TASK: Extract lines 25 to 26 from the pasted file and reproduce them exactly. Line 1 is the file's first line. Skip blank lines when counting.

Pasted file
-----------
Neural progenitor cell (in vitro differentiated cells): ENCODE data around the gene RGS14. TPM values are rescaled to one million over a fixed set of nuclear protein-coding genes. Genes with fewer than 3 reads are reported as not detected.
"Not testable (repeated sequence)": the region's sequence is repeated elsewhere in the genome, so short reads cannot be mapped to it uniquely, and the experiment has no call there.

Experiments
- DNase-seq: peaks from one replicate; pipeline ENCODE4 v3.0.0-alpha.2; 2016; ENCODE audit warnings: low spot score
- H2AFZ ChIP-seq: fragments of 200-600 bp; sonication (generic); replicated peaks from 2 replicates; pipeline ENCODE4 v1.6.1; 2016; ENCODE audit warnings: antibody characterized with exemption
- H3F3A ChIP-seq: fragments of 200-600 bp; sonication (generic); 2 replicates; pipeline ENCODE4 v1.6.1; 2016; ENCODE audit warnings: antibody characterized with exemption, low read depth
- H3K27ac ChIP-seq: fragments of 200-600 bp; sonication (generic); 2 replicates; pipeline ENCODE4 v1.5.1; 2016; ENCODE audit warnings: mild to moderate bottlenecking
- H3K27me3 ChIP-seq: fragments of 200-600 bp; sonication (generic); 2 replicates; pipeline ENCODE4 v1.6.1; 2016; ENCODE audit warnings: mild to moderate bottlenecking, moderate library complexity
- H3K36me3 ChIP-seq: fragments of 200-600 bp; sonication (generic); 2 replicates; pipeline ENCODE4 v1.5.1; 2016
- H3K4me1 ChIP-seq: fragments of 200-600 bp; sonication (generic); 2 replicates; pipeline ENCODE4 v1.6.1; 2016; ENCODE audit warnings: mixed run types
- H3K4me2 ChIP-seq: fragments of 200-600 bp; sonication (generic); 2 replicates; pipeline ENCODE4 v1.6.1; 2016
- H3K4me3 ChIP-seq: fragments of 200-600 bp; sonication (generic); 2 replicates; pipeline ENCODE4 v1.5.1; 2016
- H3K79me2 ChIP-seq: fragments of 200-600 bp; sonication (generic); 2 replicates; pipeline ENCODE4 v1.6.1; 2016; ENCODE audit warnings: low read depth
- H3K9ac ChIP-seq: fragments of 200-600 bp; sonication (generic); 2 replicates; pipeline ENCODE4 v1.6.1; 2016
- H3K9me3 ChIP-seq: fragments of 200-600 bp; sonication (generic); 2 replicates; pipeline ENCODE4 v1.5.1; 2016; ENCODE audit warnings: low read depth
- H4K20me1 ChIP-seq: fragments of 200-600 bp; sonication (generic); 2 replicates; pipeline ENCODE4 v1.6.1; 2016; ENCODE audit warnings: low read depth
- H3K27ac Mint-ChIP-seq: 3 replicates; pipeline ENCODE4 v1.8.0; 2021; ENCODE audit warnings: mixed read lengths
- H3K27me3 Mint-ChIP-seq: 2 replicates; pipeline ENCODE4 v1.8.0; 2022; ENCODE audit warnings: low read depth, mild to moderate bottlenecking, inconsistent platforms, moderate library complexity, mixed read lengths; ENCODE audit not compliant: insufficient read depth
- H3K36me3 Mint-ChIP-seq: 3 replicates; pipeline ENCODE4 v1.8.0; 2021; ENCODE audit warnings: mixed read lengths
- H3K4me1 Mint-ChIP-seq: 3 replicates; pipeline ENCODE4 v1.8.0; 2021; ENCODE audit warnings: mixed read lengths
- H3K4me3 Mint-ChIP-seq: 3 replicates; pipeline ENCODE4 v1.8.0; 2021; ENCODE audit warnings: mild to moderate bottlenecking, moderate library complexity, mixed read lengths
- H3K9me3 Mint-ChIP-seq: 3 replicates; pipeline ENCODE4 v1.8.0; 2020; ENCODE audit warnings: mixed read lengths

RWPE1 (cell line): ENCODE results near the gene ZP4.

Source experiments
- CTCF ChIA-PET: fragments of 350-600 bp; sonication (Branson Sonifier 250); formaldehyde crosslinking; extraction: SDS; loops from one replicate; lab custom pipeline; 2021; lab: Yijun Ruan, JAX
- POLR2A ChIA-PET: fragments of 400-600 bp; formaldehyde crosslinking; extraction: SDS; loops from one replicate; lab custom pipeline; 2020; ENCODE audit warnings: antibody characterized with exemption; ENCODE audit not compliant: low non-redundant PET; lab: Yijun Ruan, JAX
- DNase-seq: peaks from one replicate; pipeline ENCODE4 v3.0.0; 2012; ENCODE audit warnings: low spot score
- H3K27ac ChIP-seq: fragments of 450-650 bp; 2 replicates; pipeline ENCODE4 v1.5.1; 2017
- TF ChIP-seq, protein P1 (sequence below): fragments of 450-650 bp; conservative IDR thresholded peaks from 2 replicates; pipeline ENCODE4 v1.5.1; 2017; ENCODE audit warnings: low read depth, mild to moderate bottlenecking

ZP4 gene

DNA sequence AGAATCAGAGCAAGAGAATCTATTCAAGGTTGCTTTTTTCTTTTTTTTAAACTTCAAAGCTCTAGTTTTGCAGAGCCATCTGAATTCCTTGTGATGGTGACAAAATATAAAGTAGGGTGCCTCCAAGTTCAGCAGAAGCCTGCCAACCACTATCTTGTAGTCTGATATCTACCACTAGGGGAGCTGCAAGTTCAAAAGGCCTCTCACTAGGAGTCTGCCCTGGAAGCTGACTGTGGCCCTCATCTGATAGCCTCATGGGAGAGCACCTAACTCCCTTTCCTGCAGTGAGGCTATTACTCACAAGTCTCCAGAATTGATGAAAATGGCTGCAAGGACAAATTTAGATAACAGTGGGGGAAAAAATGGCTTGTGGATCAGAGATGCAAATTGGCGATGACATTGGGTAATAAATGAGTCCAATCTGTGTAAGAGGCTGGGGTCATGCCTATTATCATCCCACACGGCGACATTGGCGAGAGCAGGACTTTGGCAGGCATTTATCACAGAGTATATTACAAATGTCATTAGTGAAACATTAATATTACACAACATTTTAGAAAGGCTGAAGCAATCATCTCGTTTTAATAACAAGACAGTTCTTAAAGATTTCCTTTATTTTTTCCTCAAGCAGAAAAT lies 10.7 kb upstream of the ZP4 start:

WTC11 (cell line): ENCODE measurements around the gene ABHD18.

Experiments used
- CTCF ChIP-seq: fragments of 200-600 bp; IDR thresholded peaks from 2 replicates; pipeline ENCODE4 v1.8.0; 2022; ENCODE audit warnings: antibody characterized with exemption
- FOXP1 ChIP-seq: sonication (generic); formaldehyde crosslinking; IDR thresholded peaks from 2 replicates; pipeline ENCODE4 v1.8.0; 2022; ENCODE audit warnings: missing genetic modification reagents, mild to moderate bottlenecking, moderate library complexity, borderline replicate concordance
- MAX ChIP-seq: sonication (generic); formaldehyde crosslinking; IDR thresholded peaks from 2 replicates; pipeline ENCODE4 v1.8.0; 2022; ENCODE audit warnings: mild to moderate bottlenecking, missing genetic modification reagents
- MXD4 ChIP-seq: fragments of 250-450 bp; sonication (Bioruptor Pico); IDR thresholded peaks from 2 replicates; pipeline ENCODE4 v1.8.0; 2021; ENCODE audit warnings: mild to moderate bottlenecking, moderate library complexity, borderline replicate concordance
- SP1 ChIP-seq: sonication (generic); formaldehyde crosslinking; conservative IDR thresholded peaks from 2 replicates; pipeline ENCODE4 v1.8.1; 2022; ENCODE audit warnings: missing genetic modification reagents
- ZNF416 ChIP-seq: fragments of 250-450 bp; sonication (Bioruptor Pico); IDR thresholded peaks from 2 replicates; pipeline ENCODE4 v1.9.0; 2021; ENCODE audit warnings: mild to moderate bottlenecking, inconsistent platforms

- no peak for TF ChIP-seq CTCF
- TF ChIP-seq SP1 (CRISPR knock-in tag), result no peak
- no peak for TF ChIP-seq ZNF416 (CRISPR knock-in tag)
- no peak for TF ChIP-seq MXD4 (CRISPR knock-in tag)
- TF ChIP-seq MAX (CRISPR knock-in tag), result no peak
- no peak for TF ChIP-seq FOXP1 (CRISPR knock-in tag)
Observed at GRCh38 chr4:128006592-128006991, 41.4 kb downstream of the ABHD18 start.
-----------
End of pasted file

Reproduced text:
- CTCF ChIA-PET: fragments of 350-600 bp; sonication (Branson Sonifier 250); formaldehyde crosslinking; extraction: SDS; loops from one replicate; lab custom pipeline; 2021; lab: Yijun Ruan, JAX
- POLR2A ChIA-PET: fragments of 400-600 bp; formaldehyde crosslinking; extraction: SDS; loops from one replicate; lab custom pipeline; 2020; ENCODE audit warnings: antibody characterized with exemption; ENCODE audit not compliant: low non-redundant PET; lab: Yijun Ruan, JAX